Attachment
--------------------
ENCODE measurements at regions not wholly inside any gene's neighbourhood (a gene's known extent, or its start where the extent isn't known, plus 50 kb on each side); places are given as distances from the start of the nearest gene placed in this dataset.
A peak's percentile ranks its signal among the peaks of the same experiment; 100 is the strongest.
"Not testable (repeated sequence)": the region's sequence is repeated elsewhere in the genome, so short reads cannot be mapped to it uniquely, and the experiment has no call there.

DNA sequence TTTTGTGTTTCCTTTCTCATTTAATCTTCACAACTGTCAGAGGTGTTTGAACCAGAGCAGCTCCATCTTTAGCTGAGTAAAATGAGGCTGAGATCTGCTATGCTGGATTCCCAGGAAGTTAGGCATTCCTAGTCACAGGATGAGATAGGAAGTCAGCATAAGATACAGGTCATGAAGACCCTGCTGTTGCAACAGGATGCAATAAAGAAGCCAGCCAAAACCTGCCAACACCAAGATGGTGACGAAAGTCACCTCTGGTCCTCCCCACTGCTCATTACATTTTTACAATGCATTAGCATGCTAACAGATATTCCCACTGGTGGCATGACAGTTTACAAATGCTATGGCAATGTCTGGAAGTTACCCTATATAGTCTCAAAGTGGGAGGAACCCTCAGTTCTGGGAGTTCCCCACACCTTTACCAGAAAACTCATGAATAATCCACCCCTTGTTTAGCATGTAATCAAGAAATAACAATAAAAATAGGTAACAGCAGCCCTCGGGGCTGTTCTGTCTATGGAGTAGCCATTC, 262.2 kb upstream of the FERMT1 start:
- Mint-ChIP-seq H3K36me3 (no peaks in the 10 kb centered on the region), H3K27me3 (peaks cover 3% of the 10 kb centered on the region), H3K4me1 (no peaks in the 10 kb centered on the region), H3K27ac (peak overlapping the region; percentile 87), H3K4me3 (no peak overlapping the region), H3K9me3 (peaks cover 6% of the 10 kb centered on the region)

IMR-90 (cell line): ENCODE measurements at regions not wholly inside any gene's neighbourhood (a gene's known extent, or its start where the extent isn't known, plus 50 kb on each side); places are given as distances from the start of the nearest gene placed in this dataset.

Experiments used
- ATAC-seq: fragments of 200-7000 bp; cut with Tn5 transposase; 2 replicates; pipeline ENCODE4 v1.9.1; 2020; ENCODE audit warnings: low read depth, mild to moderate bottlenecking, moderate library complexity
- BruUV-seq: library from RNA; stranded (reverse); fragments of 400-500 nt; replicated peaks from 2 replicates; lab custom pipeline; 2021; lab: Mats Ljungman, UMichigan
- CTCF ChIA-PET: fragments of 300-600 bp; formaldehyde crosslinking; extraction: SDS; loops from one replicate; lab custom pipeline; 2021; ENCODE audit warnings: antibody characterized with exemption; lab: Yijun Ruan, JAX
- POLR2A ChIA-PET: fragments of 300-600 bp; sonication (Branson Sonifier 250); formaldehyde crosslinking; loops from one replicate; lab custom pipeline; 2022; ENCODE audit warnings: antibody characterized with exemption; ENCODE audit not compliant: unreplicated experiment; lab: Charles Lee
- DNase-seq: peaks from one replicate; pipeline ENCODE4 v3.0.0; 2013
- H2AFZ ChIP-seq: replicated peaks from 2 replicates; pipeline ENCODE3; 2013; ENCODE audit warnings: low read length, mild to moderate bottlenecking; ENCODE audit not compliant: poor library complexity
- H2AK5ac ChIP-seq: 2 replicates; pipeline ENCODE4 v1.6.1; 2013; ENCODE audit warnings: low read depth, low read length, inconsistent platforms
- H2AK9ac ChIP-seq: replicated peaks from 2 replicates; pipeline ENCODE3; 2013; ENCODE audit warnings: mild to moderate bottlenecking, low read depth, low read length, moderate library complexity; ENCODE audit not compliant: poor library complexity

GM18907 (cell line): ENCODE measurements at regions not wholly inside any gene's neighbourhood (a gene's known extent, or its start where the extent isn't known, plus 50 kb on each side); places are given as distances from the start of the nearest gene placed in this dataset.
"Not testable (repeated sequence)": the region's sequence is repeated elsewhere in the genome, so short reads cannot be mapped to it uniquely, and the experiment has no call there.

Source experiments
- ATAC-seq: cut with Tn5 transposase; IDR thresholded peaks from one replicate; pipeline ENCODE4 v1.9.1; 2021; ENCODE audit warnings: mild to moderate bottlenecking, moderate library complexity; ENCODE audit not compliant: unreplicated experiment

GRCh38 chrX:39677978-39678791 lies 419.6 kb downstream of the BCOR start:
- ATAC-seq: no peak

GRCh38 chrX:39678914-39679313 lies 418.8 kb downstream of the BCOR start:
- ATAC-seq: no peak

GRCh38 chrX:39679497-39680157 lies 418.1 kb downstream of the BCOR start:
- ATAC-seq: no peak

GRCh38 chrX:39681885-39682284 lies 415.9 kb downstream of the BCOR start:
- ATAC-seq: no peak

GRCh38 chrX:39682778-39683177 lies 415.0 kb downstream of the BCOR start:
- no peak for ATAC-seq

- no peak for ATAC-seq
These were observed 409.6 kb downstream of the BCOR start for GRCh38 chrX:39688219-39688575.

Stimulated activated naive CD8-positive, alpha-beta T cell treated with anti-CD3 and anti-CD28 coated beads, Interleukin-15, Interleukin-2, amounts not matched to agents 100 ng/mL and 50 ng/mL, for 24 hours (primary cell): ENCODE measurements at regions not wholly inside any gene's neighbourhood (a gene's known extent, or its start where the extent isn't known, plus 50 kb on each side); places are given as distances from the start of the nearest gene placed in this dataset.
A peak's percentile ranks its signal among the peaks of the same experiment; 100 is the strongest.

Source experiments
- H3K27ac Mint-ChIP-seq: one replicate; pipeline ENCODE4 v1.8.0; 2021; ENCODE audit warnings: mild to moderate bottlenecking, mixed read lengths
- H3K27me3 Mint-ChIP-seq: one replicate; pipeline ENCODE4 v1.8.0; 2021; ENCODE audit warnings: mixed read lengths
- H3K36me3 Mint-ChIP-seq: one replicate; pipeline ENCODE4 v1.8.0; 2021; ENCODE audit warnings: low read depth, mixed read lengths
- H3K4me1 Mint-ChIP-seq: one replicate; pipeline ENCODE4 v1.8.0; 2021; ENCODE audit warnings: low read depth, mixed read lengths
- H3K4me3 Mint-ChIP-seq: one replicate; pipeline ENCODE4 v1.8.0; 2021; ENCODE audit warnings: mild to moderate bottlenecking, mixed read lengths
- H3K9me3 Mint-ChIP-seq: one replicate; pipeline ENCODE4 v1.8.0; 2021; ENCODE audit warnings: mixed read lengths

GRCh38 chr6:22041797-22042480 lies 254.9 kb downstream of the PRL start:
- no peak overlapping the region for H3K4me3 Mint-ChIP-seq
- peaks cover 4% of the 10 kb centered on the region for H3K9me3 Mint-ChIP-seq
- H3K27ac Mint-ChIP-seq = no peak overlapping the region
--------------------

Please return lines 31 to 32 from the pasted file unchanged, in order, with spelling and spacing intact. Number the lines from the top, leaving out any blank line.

These were observed 409.6 kb downstream of the BCOR start for GRCh38 chrX:39688219-39688575.

Stimulated activated naive CD8-positive, alpha-beta T cell treated with anti-CD3 and anti-CD28 coated beads, Interleukin-15, Interleukin-2, amounts not matched to agents 100 ng/mL and 50 ng/mL, for 24 hours (primary cell): ENCODE measurements at regions not wholly inside any gene's neighbourhood (a gene's known extent, or its start where the extent isn't known, plus 50 kb on each side); places are given as distances from the start of the nearest gene placed in this dataset.